Consider the iguana sunning itself
WRITERS know the importance of delay, reflection, meditation, and listening, without preconceptions or plans. We often find ourselves listening for what the day will reveal to us. Distant birdsong, castles made of clouds, chill winds, twinkles at the edge of an eye, sun on shoulders, childhood games, laughter, tears, rustle of grasses, ants marching through the grass forest, rust on poles, reflections in a pool, a sudden shaft of light ... all are part of the listening process - the expectancy that something good will come in a new illumination of thought. Often in society, we tend to live a linear life of time constraints, activity, and noise. We may assume it's natural and let the days slide by, filled with catching-up and running-down activities. We may forget what we value in the push and pull of busyness. Even bookstores are filled with ideas on how to be a 30-second manager, how to make the most of minutes, and how to file, talk on the phone, and cook dinner all at once. Perhaps it's time to step outside the norm, turn off the TV for a whole day, sit on the grass in the neighbor's full view and just listen.
But it takes bravery. Our neighbor may think we have gone ... well, off the deep end, if he or she sees us just lying in the grass considering the cloud formations for more than an hour. Children will come and watch; even domestic pets will sit on or near us as we wait and listen. It can be an ego-bruising activity at first. But it eventually gives us more dominion over time and contemplation.
Listening is different from thinking. Listening assumes that answers and questions and relationships exist and just need discovery. Listening requires a posture of active expectation. It's essentially translating the unheard into the heard and experienced.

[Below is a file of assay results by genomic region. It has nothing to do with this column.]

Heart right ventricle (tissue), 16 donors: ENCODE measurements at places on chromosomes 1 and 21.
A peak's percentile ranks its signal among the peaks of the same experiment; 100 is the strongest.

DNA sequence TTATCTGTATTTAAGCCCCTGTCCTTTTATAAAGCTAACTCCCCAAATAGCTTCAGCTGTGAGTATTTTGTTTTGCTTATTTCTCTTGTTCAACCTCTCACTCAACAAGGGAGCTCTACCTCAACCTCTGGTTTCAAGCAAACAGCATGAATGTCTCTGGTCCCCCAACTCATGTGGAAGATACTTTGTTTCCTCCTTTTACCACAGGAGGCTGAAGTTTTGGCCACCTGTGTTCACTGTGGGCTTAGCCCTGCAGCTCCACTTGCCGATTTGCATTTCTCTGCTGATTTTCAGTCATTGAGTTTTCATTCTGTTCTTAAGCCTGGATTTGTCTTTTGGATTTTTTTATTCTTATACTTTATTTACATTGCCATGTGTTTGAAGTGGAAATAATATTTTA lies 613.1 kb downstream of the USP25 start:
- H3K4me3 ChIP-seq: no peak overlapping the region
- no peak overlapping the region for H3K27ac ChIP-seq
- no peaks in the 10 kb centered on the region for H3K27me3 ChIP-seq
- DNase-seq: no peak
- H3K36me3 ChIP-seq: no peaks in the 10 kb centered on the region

What is the value in learning the skill of listening? It helps us to think more incisively and reason more soundly. It makes us pause before responding. It lets us hear our own voice bouncing off the walls of a new thought before we articulate it. Ionesco said, ``It is not the answer that enlightens, but the question.'' Active listening gives us time to dig out the deep questions.
Our family likes to take time to go to the hills and look for rocks. We don't care what kind of rocks ... just eye-pleasing rocks that we can hold in our hands in the silence and look at. Sometimes when we go rock hunting, we don't look for rocks at all. Instead, we just sit and listen to the fullness of the quiet, as an antipode to focused busyness.
Listening is a time to let little half-open doors open onto secret landscapes and partially remembered feelings. It's being willing to go through the doors of thought to discover and bring out new ideas to cultivate in wider, more-seen gardens.
My husband has created a word that epitomizes the physical attitude of listening: ``iguanadizing.'' The word essentially means to assume the physical posture of an iguana sunning itself. (And, while we're lying out in the grass, we may feel some of the positive attributes of the noble iguana coming to the fore.)
But, we don't have to look like an iguana in the sun to listen. As we cultivate the listening attitude, we can even listen to the sweet strains of self being self, of world being world, of peace ... filtering through traffic jams or crowded shopping malls.
I advocate spending some time each day in simple listening. Perhaps the ideas that come our way will be worth translating to the world we're a part of.